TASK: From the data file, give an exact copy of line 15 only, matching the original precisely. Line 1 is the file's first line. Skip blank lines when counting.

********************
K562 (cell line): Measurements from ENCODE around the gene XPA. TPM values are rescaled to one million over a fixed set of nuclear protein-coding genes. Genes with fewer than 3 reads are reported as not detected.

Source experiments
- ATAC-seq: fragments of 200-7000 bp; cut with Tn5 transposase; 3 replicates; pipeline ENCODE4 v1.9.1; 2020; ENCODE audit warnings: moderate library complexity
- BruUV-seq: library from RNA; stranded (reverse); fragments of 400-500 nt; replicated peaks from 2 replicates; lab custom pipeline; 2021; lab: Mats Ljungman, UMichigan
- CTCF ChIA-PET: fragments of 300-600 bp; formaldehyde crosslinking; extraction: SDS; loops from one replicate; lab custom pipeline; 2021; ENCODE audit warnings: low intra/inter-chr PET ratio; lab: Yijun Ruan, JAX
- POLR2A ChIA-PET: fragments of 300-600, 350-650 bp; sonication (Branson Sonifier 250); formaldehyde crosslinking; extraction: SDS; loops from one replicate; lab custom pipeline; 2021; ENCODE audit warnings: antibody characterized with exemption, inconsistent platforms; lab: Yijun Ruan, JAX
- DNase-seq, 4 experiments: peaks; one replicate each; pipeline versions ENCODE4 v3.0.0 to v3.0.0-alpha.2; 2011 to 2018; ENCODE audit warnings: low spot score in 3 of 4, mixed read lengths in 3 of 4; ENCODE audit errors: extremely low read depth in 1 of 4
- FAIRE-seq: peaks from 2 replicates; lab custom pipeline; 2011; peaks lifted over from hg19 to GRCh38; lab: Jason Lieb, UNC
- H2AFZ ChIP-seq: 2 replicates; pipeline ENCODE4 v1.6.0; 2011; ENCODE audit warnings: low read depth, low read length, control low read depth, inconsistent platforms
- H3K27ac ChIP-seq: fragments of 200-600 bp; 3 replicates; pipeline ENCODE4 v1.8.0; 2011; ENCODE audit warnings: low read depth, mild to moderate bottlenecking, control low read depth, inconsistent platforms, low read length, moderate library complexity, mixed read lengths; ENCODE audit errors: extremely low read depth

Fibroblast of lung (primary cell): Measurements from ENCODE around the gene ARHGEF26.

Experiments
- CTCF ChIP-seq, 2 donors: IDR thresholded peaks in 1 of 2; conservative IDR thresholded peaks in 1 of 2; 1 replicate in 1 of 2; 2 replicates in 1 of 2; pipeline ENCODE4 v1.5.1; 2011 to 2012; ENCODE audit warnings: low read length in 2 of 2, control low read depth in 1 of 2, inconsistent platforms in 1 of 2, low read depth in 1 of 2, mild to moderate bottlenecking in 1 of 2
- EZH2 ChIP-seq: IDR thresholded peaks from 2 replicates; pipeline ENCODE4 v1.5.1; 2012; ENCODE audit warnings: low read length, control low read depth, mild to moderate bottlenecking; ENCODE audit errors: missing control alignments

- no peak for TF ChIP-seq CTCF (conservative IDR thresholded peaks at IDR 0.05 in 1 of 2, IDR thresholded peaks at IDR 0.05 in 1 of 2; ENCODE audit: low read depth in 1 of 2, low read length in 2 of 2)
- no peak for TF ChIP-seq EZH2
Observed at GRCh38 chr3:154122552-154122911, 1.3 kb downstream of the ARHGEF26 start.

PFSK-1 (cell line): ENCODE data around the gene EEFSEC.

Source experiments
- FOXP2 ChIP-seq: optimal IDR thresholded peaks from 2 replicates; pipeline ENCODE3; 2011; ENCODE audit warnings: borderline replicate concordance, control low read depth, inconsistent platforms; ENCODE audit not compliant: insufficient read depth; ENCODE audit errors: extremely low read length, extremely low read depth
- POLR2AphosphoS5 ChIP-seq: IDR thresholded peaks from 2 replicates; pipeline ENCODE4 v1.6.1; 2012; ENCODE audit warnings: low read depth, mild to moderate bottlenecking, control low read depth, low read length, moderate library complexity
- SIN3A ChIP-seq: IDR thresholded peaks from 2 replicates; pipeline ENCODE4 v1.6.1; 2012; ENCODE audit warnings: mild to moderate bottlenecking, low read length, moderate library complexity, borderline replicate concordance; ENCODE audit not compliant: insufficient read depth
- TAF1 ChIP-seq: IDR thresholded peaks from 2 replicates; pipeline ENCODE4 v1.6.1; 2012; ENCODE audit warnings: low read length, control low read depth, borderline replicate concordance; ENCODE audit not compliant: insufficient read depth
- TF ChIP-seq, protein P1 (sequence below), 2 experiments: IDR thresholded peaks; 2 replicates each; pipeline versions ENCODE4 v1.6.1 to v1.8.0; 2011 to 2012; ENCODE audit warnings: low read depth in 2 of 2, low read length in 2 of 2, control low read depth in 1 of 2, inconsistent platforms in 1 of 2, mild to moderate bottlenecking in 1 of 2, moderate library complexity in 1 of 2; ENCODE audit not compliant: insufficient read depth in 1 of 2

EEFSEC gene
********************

- no peak for TF ChIP-seq CTCF (conservative IDR thresholded peaks at IDR 0.05 in 1 of 2, IDR thresholded peaks at IDR 0.05 in 1 of 2; ENCODE audit: low read depth in 1 of 2, low read length in 2 of 2)